Cyanobacteria, also known as blue-green algae, are microorganisms that can be found in fresh waterbodies, coastal waters, and offshore waters worldwide. They occur naturally, feeding themselves through photosynthesis and playing important roles in cycling nutrients and supporting the food web. Under certain environmental conditions, however, cyanobacteria accumulate and form algal blooms that can appear as a visible bluish-green scum. These blooms are unsightly and may have an unpleasant odor. More importantly, many species of cyanobacteria produce toxins (called cyanotoxins). Dense blooms can kill fish or other animals or harm people who are exposed to contaminated water through recreation or drinking water. Conventional drinking water treatment techniques can remove some cyanotoxins but may not be able to fully remove all the toxins during a bloom (U.S. EPA, 2018). A few recent large cyanobacterial blooms in U.S. lakes have caused drinking water utilities and state agencies to issue “do not drink” advisories. Cyanobacterial blooms are often driven by excess nutrients in the water—particularly phosphorus and nitrogen—as well as warmer water temperatures.
Scientists have measured cyanobacteria for many years by directly sampling selected drinking water reservoirs and recreational lakes. More recently, satellites have been used to estimate cyanobacteria concentrations in water, based on how blooms look. These satellite sensors are fundamentally detecting a combination of insignificant fluorescence and strong chlorophyll absorption from cyanobacteria. Satellite measurements complement onsite monitoring and can provide wider spatial and temporal coverage of cyanobacteria blooms.
This indicator uses satellite data to describe trends in detectable cyanobacteria in more than 2,000 lakes and reservoirs (ranging in size from about 0.75 km2 to more than 4,000 km2) across the contiguous U.S. from 2008 to 2011 and 2017 to 2021. Detectable cyanobacteria have an abundance >20,000 cells per milliliter (see technical documentation). The indicator uses data from two European Space Agency satellite sensors to calculate cyanobacterial occurrence, area covered, and frequency. Satellite technology, however, cannot detect cyanotoxin levels or whether a given bloom is harmful. This indicator is based on standardized methods developed by the Cyanobacteria Assessment Network (CyAN), a collaboration among EPA, the National Aeronautics and Space Administration (NASA), the National Oceanic and Atmospheric Administration (NOAA), and the U.S. Geological Survey (USGS).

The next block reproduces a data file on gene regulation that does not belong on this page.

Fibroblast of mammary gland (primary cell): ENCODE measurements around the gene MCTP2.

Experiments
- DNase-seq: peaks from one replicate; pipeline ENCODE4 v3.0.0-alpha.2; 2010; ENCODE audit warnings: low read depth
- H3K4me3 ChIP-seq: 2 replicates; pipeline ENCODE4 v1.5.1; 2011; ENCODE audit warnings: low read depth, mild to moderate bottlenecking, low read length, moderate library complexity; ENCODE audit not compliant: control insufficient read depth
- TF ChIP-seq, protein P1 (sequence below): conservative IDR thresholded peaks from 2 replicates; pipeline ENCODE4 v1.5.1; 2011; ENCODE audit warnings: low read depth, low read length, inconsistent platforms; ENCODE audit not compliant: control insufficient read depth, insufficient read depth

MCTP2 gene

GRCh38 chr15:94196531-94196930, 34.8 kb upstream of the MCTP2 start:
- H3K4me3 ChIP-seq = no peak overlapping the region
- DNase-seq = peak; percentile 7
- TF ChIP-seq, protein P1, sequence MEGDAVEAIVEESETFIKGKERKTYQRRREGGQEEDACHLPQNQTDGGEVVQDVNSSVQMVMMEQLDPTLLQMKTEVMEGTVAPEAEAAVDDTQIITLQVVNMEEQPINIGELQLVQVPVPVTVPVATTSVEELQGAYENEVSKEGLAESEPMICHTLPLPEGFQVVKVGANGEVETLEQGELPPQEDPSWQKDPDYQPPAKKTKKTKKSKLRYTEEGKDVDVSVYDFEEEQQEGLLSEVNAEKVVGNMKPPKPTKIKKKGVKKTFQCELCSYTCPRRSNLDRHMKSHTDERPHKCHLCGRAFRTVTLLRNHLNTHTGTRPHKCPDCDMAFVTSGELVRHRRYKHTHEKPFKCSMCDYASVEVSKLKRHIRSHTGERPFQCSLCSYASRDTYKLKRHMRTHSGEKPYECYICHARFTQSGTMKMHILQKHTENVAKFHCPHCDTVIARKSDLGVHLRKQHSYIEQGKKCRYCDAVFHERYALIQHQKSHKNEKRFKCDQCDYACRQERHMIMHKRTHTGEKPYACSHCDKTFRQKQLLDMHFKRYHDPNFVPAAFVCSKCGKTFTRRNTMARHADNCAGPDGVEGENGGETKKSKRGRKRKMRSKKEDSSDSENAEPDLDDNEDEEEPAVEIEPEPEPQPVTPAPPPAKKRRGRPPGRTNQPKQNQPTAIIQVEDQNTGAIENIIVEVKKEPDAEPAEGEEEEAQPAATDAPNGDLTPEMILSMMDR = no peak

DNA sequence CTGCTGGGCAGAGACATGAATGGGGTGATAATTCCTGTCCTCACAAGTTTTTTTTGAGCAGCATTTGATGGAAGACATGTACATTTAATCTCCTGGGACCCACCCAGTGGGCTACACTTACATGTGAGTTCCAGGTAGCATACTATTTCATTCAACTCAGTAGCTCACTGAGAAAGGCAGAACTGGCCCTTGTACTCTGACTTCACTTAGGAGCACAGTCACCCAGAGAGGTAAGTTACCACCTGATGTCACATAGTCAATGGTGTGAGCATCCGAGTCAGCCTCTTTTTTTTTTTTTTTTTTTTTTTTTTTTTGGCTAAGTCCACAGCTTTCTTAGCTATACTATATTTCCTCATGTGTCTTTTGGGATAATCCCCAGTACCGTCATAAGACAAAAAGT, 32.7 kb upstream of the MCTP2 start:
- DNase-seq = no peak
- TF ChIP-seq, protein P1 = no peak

This indicator presents three related metrics focusing on national and regional-level data:
Occurrence: the weekly percentage and number of lakes experiencing detectable cyanobacterial blooms (Exhibit 1).
Area covered: the monthly surface area of detectable cyanobacterial blooms (Exhibit 2).
Frequency: the percentage of weeks during the year that had a detectable bloom (Exhibit 3).
Additional data at the state and lake scale are available on EPA’s EnviroAtlas. For Exhibit 1, occurrence is defined as having detectable cyanobacteria in more than 10 percent of each lake’s surface area per week. The 10 percent threshold has been shown to reliably classify cyanobacterial occurrence.
Exhibit 1 summarizes the percentage and number of lakes and reservoirs across the contiguous U.S. and regions with detectable cyanobacteria. Cyanobacterial occurrence trends for the contiguous U.S. are consistent across years. At the national scale, the data show a recurring seasonal pattern with initiation of blooms around April (approximately 10 percent of lakes for 2008-2011 and 10 to 15 percent of lakes for 2017-2021), a maximum between September and November (25 to 30 percent of lakes for 2008-2011 and 30 to 40 percent of lakes for 2017-2021), and cyanobacteria going dormant in November and December, although wintertime imagery can be difficult to obtain due to snow and ice cover. In the northern regions, wintertime data were consistently limited due to snow and ice cover. Except in the South and Southeast, regional patterns follow the national seasonal pattern. In the South and Southeast, cyanobacterial blooms reach a maximum later in the year.